SAN JOSE — The Japanese American Museum of San Jose Board of Directors announces the appointment of a new executive director, Taline Ayanyan Mitten, by unanimous vote.

Taline Ayanyan Mitten

Mitten will bring her years of experience as a strategic and leader-through-service executive to JAMsj. Her background in nonprofit and heritage preservation will help the museum meet its dynamic strategic goals and advance its mission to share Japanese American history and culture and promote cross-cultural understanding. She will also support the museum’s initiative to provide a historical forum that stimulates present-day discussions on civil liberties, race relations, discrimination, and the American identity.

”We are excited to have Taline join JAMsj as the new executive director,” said Michael Sera, JAMsj board president. “Her operational skills and background in architecture will help us as we restore the Kawakami House and tackle future expansion projects.”

As the chief operating officer of Mar Structural Design in Berkeley, Mitten helped open the mission-driven firm in 2014 and oversaw its financial, marketing, and other operational departments, contributing to its sustainable growth and its positioning at the forefront of sustainable and seismically resilient structural design.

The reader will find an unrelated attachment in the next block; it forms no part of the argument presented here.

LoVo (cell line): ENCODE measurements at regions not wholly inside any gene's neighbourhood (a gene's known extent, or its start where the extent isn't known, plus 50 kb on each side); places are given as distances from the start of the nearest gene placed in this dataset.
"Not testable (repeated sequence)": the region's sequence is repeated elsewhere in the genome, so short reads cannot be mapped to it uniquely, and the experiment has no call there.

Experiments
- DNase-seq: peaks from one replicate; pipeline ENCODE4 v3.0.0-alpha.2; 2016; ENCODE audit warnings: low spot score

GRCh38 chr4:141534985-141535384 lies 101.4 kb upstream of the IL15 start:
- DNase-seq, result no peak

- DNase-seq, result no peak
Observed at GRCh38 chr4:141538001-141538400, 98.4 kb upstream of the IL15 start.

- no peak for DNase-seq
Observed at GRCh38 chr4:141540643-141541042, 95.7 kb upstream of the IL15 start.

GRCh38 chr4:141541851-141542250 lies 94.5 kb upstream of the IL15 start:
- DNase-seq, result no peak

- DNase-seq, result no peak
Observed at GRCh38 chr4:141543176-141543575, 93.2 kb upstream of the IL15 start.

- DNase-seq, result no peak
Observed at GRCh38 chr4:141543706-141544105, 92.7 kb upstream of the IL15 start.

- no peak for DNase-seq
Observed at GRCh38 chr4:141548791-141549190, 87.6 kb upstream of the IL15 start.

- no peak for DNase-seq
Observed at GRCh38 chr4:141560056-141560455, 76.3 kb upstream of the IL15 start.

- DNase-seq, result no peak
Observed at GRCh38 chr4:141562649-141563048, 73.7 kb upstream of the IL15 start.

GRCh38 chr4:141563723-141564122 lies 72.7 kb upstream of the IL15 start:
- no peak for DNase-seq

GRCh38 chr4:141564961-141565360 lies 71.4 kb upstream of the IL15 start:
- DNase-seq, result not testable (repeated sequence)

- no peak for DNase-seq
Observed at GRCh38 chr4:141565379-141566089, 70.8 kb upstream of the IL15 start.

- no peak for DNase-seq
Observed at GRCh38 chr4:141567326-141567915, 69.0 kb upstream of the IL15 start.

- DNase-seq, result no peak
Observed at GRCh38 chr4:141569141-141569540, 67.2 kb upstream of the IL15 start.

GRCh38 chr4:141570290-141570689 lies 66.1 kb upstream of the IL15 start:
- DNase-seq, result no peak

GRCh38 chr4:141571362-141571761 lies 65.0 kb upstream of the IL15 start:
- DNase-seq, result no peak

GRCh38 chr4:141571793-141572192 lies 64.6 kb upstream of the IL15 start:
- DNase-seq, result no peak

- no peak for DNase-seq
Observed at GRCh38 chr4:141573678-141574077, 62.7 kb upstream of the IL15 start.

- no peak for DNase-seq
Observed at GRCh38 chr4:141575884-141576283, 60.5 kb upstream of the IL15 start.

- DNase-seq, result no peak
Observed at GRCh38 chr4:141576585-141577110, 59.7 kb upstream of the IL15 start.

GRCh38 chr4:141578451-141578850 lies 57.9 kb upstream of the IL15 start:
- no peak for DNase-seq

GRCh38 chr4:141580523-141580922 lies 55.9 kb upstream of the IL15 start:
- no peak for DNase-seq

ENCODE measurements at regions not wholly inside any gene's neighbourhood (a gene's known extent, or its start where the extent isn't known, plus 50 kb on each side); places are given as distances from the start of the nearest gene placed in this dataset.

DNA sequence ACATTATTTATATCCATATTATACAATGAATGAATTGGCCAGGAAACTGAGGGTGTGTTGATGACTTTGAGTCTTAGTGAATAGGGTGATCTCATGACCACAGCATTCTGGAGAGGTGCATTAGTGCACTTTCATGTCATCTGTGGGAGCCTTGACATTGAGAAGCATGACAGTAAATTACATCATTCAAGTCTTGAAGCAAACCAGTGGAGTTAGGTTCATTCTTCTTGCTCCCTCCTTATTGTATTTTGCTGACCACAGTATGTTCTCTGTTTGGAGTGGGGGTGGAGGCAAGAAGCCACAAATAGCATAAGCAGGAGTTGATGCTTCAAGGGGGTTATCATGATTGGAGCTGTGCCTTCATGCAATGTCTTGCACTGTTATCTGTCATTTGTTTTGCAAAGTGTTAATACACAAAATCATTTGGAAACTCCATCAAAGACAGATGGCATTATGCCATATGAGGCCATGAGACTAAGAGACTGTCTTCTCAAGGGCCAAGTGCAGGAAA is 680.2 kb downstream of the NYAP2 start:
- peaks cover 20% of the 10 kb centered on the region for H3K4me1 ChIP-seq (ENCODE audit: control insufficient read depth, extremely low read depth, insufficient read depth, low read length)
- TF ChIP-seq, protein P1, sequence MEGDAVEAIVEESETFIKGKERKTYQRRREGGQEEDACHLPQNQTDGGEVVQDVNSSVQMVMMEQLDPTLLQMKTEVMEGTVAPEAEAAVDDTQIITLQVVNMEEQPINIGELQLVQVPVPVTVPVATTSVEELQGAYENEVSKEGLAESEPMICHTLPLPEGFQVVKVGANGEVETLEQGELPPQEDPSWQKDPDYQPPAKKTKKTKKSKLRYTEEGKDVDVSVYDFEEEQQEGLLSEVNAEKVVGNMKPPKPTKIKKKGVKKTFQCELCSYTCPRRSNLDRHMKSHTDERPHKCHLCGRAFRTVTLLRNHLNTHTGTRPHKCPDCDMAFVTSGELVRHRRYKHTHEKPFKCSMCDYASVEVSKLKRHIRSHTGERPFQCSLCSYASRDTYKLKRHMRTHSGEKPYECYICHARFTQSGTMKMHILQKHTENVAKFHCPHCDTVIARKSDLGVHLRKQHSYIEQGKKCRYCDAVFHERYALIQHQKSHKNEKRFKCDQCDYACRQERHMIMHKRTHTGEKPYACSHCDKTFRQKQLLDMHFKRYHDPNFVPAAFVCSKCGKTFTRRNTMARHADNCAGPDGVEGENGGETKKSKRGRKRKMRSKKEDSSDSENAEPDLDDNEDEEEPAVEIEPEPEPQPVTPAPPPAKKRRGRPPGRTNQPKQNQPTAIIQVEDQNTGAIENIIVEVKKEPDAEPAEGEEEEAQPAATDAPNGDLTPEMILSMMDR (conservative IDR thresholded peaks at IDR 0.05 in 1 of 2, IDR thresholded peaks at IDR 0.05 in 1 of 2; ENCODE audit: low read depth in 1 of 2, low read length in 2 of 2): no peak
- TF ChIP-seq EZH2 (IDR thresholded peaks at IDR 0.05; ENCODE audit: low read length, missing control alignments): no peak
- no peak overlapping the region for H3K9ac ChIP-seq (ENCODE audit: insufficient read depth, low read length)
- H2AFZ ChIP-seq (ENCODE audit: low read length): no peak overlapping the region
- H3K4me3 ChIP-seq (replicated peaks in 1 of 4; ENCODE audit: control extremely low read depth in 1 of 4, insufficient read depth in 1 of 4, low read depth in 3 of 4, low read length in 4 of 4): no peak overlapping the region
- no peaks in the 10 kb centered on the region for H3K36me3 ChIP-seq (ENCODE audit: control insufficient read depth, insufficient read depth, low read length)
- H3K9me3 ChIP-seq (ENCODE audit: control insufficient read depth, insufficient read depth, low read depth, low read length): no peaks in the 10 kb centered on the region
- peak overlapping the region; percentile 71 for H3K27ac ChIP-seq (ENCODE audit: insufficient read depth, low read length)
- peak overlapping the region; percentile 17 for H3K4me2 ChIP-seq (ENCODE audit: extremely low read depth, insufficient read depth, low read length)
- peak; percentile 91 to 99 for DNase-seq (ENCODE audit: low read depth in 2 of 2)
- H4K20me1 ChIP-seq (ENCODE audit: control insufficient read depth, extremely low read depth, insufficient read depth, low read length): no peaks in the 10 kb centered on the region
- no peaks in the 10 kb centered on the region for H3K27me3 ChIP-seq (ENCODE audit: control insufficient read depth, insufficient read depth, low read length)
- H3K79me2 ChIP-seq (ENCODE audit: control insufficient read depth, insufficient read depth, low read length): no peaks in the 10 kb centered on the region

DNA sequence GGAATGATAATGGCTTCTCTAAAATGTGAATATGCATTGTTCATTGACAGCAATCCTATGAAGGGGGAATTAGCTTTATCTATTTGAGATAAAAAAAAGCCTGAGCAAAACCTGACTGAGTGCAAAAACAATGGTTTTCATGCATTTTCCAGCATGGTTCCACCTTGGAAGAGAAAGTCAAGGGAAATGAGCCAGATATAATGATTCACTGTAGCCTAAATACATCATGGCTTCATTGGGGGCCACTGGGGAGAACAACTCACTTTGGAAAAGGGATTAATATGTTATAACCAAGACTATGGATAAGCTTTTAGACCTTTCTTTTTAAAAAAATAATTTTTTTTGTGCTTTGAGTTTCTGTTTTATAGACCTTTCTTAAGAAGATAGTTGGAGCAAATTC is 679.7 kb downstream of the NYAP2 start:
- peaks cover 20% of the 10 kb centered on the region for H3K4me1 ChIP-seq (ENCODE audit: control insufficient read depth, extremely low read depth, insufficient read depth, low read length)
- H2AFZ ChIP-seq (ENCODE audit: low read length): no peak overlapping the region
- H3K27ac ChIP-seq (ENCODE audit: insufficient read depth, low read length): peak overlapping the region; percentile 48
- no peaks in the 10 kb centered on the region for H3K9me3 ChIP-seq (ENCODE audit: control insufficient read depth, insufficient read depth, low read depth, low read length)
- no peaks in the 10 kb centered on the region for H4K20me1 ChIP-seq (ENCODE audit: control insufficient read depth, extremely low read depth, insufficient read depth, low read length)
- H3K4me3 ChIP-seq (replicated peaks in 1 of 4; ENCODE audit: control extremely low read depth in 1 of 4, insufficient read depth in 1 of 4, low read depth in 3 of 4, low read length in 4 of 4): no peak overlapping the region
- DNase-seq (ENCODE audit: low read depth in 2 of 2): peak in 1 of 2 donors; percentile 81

Prior to that, Mitten developed expertise in heritage preservation through heritage documentation consulting at CyArk, an Oakland nonprofit dedicated to “digitally recording, archiving, and sharing the world’s most significant cultural heritage.”

During her role at CyArk, Mitten worked on the digital recording of three Japanese American confinement sites: Manzanar and Tule Lake in California and Topaz in Utah.

“It was an unforgettable experience meeting and interviewing Jimi Yamaichi, one of the founders of JAMsj,” recalls Miten. “Experiencing the rich and welcoming experience created by him and seeing the immense contributions of the JAMsj board, staff, countless volunteers, and community partners at that time was what led me to want to become part of the museum.”

Mitten also reflected on the personal significance of this new chapter with the museum. Her passion for cultural preservation began after she immigrated to the Bay Area from Syria in the 1990s with her mother and siblings.

“JAMsj is a unique and precious resource in the San Francisco Bay Area, and its mission is of personal importance to me, not only as an immigrant but also as a third-generation descendant of Western Armenians who were violently forced to flee to Syria and other parts of the world during World War I, leaving their homes and businesses behind,” she said.

“It is, therefore, an honor for me to serve the JAMsj team as executive director, and to curate the conditions for the museum to continue to flourish, grow, and engage the community in new ways.”

Mitten holds a Master of Science in Conservation of Monuments and Sites from the Raymond Lemaire International Center for Conservation at the Catholic University of Leuven, Belgium, and a Bachelor of Architecture from the California Polytechnic State University in San Luis Obispo.

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